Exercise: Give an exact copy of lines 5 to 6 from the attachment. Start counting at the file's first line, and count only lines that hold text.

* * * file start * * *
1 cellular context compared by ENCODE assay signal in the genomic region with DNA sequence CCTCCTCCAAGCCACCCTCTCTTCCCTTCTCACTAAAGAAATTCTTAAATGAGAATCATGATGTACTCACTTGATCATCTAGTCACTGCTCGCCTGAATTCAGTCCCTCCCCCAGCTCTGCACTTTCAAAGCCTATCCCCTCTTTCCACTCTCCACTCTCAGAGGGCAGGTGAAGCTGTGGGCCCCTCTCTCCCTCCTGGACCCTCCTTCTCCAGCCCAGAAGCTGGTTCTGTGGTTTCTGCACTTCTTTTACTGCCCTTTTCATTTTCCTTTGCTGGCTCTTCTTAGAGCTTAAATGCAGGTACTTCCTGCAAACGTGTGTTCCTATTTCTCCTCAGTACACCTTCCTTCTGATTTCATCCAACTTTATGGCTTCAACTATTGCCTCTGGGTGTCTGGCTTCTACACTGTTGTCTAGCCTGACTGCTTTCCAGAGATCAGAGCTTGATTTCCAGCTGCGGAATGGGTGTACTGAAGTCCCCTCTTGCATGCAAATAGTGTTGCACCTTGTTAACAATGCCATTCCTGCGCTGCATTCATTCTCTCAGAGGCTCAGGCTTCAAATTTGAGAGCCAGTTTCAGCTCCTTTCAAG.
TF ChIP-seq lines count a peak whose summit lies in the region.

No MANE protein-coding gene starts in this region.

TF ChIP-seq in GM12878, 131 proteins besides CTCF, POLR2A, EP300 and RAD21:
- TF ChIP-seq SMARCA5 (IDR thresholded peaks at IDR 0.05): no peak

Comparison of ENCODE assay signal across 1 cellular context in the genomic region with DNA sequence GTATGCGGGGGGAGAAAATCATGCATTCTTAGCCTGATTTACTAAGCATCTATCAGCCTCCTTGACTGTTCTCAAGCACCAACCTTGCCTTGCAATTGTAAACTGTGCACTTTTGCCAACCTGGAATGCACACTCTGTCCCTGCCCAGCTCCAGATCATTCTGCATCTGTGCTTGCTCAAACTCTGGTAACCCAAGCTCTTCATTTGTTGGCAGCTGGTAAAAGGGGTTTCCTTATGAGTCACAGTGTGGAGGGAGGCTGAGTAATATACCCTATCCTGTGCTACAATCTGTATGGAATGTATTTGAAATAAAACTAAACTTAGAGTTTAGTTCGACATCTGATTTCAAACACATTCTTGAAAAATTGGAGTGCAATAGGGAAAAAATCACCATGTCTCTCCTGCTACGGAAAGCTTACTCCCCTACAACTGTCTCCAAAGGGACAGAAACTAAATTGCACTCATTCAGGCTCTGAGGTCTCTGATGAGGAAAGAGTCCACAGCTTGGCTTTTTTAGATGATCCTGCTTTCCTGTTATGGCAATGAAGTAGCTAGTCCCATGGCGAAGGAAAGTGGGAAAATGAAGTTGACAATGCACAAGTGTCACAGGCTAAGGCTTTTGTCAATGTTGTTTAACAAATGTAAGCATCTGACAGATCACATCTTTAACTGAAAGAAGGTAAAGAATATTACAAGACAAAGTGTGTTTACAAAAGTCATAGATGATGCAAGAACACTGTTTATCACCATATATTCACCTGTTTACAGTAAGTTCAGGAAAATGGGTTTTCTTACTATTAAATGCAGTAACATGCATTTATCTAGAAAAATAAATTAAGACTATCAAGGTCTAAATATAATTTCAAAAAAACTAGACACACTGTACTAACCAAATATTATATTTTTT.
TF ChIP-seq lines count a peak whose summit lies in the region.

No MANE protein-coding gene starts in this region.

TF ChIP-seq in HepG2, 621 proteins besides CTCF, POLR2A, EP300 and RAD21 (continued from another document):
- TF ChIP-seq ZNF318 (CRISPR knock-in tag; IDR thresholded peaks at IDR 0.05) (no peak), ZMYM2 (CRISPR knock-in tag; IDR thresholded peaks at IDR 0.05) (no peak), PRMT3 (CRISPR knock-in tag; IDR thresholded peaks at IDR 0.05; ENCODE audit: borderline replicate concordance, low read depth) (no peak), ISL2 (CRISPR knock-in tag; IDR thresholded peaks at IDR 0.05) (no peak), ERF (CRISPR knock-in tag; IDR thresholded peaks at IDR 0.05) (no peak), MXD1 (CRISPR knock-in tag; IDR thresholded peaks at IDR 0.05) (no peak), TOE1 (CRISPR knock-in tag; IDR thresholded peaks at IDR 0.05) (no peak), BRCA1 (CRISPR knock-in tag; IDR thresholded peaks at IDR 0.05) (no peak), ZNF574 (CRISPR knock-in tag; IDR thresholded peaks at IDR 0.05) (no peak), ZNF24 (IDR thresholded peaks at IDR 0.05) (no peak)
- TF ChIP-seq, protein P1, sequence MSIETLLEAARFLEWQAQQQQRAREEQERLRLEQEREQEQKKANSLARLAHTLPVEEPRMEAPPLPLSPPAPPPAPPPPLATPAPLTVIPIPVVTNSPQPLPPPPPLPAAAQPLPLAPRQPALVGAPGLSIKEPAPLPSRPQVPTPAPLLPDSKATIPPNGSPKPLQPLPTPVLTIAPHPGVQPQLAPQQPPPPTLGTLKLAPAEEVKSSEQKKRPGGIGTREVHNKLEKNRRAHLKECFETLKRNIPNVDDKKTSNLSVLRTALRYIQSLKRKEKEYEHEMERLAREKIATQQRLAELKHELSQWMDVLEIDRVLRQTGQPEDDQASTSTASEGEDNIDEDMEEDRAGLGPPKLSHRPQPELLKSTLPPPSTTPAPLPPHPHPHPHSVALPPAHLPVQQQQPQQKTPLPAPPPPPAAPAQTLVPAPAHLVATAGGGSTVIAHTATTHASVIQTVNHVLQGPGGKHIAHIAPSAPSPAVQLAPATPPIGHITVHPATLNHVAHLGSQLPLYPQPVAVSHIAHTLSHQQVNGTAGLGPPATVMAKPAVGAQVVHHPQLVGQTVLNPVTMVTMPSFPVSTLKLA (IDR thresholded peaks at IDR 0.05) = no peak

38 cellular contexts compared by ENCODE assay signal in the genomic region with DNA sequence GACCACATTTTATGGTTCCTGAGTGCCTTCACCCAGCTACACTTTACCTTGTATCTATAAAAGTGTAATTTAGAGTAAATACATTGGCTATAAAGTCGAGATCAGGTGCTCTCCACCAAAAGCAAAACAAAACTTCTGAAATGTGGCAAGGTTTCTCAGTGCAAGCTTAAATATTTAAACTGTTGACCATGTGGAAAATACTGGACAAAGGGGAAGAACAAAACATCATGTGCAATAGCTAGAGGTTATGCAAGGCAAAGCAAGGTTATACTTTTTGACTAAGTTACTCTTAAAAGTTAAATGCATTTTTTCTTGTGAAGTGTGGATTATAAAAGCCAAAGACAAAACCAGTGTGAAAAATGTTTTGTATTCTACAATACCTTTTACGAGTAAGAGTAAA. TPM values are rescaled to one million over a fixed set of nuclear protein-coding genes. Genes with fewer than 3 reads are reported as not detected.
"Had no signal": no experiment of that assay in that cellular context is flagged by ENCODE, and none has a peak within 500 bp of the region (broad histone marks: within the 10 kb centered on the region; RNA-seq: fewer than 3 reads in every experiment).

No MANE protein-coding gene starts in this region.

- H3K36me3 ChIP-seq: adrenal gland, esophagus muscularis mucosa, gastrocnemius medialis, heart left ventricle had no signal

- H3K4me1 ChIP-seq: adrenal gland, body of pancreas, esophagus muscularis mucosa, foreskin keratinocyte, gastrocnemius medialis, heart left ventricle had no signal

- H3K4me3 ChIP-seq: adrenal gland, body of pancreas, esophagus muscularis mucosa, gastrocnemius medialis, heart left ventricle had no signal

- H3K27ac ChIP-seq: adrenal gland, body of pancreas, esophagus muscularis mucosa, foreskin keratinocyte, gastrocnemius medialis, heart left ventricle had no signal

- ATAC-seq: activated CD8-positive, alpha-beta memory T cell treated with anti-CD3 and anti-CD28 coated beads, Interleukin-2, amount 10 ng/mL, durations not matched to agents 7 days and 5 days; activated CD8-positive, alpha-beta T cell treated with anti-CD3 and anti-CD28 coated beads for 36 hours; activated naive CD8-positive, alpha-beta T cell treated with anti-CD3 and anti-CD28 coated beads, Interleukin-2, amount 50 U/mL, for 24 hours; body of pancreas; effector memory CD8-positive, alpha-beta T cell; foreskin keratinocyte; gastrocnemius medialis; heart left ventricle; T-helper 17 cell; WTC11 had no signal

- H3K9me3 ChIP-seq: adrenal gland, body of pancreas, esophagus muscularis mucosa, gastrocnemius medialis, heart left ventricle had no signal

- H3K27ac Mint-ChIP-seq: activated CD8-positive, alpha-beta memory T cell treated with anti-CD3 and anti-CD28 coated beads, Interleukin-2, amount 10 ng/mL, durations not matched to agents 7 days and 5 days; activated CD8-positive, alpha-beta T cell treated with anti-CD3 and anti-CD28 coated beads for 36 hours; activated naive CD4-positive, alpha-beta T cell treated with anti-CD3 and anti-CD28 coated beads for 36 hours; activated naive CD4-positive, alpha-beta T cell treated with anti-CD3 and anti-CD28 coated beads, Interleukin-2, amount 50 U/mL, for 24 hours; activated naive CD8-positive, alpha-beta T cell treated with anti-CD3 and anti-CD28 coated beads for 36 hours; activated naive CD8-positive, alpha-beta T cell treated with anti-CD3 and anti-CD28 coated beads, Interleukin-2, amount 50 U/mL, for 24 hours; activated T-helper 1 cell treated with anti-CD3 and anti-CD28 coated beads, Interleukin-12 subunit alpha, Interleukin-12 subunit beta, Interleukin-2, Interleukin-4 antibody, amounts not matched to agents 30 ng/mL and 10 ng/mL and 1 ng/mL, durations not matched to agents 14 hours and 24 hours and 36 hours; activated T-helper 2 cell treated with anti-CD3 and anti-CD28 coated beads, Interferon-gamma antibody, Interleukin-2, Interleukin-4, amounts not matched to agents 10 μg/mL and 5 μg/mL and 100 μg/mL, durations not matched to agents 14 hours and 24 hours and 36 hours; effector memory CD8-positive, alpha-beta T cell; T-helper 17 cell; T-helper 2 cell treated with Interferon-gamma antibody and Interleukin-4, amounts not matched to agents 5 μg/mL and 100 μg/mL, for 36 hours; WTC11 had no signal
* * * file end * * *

- TF ChIP-seq SMARCA5 (IDR thresholded peaks at IDR 0.05): no peak

Comparison of ENCODE assay signal across 1 cellular context in the genomic region with DNA sequence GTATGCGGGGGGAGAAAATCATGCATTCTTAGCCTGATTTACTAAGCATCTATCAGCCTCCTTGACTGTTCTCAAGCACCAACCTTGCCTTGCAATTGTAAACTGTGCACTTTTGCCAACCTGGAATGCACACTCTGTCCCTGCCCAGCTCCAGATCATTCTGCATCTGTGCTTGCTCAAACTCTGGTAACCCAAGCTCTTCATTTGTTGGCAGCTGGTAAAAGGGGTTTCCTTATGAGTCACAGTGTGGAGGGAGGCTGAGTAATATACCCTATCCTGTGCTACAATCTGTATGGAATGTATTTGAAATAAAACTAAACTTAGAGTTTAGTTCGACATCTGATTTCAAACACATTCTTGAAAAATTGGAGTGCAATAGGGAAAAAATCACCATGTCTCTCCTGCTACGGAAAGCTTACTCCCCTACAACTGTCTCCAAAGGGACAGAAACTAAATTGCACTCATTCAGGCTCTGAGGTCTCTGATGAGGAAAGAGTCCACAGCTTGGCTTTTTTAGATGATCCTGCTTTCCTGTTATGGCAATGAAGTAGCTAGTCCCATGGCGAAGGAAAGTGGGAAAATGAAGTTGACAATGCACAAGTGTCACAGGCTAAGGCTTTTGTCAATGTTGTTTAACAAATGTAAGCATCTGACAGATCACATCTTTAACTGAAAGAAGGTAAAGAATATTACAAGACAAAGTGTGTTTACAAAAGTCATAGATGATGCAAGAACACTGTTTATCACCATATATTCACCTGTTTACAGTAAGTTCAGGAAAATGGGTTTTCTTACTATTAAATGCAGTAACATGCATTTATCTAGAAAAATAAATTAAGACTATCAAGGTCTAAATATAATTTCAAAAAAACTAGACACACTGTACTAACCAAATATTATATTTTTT.